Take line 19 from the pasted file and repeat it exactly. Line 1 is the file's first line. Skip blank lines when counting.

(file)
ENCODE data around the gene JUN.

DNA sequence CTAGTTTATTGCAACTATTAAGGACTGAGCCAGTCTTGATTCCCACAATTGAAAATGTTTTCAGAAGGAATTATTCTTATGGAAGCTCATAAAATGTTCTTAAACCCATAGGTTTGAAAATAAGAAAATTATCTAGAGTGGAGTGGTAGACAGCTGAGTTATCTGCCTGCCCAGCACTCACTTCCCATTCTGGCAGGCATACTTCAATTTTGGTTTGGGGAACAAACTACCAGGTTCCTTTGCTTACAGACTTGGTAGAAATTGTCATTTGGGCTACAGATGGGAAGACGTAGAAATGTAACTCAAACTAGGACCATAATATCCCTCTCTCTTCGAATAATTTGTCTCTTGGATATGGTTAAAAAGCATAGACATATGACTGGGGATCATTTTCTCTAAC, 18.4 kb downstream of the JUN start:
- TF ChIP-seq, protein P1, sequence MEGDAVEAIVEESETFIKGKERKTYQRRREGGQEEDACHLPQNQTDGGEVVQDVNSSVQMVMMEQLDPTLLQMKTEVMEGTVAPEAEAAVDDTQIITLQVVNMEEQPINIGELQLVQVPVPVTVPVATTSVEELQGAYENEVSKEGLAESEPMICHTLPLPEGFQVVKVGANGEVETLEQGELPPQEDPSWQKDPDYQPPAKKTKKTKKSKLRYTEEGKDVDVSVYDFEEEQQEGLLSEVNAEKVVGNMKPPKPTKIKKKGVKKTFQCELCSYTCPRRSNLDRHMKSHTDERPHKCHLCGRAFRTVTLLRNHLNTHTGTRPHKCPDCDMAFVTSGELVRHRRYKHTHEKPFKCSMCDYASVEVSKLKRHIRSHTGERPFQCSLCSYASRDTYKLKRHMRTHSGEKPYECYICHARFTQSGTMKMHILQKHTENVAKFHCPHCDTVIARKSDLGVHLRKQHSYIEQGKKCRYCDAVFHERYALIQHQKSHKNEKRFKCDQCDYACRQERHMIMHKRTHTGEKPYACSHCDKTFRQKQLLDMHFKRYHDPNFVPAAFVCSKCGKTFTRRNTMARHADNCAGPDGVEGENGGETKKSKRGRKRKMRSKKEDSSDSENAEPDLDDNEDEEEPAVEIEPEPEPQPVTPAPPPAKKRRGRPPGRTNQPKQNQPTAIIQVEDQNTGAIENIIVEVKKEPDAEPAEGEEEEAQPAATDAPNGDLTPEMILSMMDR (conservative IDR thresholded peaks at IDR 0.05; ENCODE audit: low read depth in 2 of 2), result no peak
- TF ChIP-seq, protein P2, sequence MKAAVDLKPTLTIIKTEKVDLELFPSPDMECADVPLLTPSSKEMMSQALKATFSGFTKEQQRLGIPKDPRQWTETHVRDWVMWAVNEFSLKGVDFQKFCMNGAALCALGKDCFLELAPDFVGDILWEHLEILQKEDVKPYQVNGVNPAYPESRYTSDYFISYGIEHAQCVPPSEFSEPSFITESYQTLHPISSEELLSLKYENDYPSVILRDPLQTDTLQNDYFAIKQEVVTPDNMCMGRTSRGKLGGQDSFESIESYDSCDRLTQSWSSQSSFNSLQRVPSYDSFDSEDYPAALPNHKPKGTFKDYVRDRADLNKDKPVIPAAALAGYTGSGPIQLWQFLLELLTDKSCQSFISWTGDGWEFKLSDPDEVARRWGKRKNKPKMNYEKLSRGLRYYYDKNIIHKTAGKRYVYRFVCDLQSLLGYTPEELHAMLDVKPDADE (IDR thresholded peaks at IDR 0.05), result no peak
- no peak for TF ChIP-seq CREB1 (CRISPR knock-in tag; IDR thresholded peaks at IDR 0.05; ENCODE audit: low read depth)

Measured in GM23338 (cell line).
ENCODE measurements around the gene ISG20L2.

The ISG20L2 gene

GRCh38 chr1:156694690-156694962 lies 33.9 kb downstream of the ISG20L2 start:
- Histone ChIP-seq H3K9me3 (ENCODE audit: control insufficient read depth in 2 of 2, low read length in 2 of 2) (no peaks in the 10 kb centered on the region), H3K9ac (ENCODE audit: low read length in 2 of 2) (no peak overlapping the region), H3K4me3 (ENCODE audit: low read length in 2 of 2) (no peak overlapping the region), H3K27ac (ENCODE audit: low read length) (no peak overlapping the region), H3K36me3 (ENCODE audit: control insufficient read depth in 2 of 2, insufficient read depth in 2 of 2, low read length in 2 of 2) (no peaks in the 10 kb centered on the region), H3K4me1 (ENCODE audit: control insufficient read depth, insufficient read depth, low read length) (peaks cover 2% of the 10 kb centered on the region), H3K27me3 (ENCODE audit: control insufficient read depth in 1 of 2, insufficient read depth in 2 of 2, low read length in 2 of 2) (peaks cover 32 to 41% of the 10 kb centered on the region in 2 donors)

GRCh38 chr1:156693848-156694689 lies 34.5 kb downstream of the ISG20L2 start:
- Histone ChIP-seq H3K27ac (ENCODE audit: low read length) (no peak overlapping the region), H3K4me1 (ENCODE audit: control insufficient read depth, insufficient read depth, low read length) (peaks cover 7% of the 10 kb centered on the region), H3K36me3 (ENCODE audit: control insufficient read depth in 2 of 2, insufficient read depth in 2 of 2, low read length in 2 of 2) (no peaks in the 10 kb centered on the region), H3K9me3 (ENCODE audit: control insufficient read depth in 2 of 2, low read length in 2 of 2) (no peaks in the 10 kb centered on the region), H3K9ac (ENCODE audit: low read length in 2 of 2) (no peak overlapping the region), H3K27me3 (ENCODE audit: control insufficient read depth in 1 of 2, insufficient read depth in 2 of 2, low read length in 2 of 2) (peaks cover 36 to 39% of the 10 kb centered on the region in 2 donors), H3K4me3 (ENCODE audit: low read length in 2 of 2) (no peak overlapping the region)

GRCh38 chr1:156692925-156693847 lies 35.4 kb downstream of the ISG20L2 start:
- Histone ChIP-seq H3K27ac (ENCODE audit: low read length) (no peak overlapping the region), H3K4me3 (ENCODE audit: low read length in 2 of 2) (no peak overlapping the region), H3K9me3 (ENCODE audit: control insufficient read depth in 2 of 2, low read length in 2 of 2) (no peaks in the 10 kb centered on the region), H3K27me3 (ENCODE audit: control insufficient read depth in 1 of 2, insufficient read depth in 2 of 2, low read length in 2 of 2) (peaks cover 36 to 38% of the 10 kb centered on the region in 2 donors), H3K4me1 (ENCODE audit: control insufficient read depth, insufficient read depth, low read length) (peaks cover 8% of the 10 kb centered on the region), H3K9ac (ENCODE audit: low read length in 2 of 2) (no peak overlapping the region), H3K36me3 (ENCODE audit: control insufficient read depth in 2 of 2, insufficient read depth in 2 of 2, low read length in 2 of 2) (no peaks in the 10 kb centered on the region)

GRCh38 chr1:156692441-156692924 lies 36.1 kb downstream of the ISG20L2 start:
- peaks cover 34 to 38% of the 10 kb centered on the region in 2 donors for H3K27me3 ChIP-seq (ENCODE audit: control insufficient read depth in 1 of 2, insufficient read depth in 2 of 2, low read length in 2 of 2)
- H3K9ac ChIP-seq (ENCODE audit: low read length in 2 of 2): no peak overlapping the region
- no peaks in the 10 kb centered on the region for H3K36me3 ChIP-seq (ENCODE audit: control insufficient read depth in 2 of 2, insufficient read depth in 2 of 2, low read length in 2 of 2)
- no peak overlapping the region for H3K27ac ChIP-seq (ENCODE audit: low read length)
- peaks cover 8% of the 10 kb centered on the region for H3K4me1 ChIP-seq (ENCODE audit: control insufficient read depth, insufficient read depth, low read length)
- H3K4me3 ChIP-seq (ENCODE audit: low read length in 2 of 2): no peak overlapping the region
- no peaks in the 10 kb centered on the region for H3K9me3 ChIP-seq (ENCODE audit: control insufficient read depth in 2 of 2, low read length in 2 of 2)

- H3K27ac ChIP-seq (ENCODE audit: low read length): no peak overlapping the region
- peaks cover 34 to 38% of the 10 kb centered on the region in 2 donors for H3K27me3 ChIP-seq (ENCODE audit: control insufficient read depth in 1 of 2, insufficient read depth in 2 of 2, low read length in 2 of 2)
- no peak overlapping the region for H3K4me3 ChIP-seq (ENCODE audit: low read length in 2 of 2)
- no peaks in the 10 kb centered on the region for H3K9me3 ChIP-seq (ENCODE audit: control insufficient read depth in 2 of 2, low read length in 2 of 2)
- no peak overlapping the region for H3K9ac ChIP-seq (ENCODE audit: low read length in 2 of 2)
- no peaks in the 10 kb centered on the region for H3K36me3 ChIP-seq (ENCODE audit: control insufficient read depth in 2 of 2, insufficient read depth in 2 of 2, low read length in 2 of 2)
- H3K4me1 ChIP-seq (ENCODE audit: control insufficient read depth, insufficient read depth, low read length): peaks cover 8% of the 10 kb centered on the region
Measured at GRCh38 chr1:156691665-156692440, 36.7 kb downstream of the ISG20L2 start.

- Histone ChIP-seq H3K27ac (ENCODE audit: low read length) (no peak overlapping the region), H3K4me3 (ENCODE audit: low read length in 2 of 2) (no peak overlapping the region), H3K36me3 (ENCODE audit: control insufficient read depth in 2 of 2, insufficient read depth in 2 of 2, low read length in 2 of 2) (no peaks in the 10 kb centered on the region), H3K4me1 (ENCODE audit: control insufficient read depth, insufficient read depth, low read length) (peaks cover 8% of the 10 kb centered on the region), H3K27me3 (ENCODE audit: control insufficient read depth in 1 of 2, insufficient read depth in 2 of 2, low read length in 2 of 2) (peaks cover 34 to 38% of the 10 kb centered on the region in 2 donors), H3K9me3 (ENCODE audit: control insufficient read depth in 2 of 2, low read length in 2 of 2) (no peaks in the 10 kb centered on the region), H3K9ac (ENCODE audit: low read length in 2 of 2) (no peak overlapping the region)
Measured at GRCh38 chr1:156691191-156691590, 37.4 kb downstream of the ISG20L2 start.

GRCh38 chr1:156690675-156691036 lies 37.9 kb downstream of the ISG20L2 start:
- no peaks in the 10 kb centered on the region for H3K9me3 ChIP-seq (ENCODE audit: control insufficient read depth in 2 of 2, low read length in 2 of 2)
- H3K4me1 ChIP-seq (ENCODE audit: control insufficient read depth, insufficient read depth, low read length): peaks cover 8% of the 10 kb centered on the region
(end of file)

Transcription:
- no peak overlapping the region for H3K27ac ChIP-seq (ENCODE audit: low read length)